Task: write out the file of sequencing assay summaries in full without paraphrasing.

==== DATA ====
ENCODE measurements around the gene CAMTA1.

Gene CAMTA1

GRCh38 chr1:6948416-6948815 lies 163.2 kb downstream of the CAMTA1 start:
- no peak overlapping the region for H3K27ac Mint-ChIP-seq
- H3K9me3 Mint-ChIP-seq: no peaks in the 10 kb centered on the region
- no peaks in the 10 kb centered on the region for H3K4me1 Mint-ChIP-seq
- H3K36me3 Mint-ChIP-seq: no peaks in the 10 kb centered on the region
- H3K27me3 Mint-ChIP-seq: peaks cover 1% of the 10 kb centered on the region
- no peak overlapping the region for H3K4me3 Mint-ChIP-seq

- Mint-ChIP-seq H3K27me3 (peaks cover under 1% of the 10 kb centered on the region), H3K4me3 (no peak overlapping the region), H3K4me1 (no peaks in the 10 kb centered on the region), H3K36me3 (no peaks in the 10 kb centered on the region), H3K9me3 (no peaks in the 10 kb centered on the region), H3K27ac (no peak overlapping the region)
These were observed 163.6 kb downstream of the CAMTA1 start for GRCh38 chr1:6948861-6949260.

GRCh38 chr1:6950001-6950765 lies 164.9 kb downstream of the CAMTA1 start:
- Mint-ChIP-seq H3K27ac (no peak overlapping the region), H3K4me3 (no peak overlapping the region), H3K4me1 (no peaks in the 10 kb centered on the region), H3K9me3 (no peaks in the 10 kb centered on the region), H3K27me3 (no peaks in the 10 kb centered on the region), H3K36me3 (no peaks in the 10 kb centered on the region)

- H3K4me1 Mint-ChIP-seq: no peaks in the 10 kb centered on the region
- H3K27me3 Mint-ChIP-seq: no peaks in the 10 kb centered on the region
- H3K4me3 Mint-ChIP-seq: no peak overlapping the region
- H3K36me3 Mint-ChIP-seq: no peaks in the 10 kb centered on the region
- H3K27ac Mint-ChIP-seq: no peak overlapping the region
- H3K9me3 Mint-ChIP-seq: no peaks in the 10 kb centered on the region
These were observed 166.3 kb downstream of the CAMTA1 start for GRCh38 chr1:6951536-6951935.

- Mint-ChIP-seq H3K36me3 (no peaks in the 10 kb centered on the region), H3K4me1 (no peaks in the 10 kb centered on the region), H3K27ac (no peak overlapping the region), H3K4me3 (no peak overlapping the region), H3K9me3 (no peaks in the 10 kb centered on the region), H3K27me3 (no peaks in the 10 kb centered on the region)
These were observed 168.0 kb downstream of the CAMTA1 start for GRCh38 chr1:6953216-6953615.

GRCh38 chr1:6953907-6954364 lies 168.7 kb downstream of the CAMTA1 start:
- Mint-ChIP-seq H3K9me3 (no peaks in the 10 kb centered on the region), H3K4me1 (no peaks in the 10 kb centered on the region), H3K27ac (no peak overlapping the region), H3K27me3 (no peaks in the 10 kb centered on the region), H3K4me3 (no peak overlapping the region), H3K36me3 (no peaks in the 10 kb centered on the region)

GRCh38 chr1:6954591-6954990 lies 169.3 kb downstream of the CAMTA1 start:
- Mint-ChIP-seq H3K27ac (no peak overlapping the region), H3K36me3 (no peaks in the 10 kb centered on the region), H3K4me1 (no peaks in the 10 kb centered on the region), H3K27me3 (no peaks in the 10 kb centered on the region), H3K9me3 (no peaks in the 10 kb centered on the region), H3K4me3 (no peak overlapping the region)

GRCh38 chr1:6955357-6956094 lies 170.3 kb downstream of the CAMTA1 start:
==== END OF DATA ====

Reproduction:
ENCODE measurements around the gene CAMTA1.

Gene CAMTA1

GRCh38 chr1:6948416-6948815 lies 163.2 kb downstream of the CAMTA1 start:
- no peak overlapping the region for H3K27ac Mint-ChIP-seq
- H3K9me3 Mint-ChIP-seq: no peaks in the 10 kb centered on the region
- no peaks in the 10 kb centered on the region for H3K4me1 Mint-ChIP-seq
- H3K36me3 Mint-ChIP-seq: no peaks in the 10 kb centered on the region
- H3K27me3 Mint-ChIP-seq: peaks cover 1% of the 10 kb centered on the region
- no peak overlapping the region for H3K4me3 Mint-ChIP-seq

- Mint-ChIP-seq H3K27me3 (peaks cover under 1% of the 10 kb centered on the region), H3K4me3 (no peak overlapping the region), H3K4me1 (no peaks in the 10 kb centered on the region), H3K36me3 (no peaks in the 10 kb centered on the region), H3K9me3 (no peaks in the 10 kb centered on the region), H3K27ac (no peak overlapping the region)
These were observed 163.6 kb downstream of the CAMTA1 start for GRCh38 chr1:6948861-6949260.

GRCh38 chr1:6950001-6950765 lies 164.9 kb downstream of the CAMTA1 start:
- Mint-ChIP-seq H3K27ac (no peak overlapping the region), H3K4me3 (no peak overlapping the region), H3K4me1 (no peaks in the 10 kb centered on the region), H3K9me3 (no peaks in the 10 kb centered on the region), H3K27me3 (no peaks in the 10 kb centered on the region), H3K36me3 (no peaks in the 10 kb centered on the region)

- H3K4me1 Mint-ChIP-seq: no peaks in the 10 kb centered on the region
- H3K27me3 Mint-ChIP-seq: no peaks in the 10 kb centered on the region
- H3K4me3 Mint-ChIP-seq: no peak overlapping the region
- H3K36me3 Mint-ChIP-seq: no peaks in the 10 kb centered on the region
- H3K27ac Mint-ChIP-seq: no peak overlapping the region
- H3K9me3 Mint-ChIP-seq: no peaks in the 10 kb centered on the region
These were observed 166.3 kb downstream of the CAMTA1 start for GRCh38 chr1:6951536-6951935.

- Mint-ChIP-seq H3K36me3 (no peaks in the 10 kb centered on the region), H3K4me1 (no peaks in the 10 kb centered on the region), H3K27ac (no peak overlapping the region), H3K4me3 (no peak overlapping the region), H3K9me3 (no peaks in the 10 kb centered on the region), H3K27me3 (no peaks in the 10 kb centered on the region)
These were observed 168.0 kb downstream of the CAMTA1 start for GRCh38 chr1:6953216-6953615.

GRCh38 chr1:6953907-6954364 lies 168.7 kb downstream of the CAMTA1 start:
- Mint-ChIP-seq H3K9me3 (no peaks in the 10 kb centered on the region), H3K4me1 (no peaks in the 10 kb centered on the region), H3K27ac (no peak overlapping the region), H3K27me3 (no peaks in the 10 kb centered on the region), H3K4me3 (no peak overlapping the region), H3K36me3 (no peaks in the 10 kb centered on the region)

GRCh38 chr1:6954591-6954990 lies 169.3 kb downstream of the CAMTA1 start:
- Mint-ChIP-seq H3K27ac (no peak overlapping the region), H3K36me3 (no peaks in the 10 kb centered on the region), H3K4me1 (no peaks in the 10 kb centered on the region), H3K27me3 (no peaks in the 10 kb centered on the region), H3K9me3 (no peaks in the 10 kb centered on the region), H3K4me3 (no peak overlapping the region)

GRCh38 chr1:6955357-6956094 lies 170.3 kb downstream of the CAMTA1 start: